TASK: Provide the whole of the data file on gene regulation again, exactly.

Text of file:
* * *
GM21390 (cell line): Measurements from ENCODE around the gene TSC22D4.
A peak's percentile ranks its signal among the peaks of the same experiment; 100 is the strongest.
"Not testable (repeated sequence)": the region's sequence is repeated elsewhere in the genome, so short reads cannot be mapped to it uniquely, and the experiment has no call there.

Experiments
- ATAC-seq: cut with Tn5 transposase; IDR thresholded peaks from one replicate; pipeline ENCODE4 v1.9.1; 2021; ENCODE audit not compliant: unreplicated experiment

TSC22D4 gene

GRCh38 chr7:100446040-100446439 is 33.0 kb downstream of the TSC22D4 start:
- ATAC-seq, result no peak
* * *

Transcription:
GM21390 (cell line): Measurements from ENCODE around the gene TSC22D4.
A peak's percentile ranks its signal among the peaks of the same experiment; 100 is the strongest.
"Not testable (repeated sequence)": the region's sequence is repeated elsewhere in the genome, so short reads cannot be mapped to it uniquely, and the experiment has no call there.

Experiments
- ATAC-seq: cut with Tn5 transposase; IDR thresholded peaks from one replicate; pipeline ENCODE4 v1.9.1; 2021; ENCODE audit not compliant: unreplicated experiment

TSC22D4 gene

GRCh38 chr7:100446040-100446439 is 33.0 kb downstream of the TSC22D4 start:
- ATAC-seq, result no peak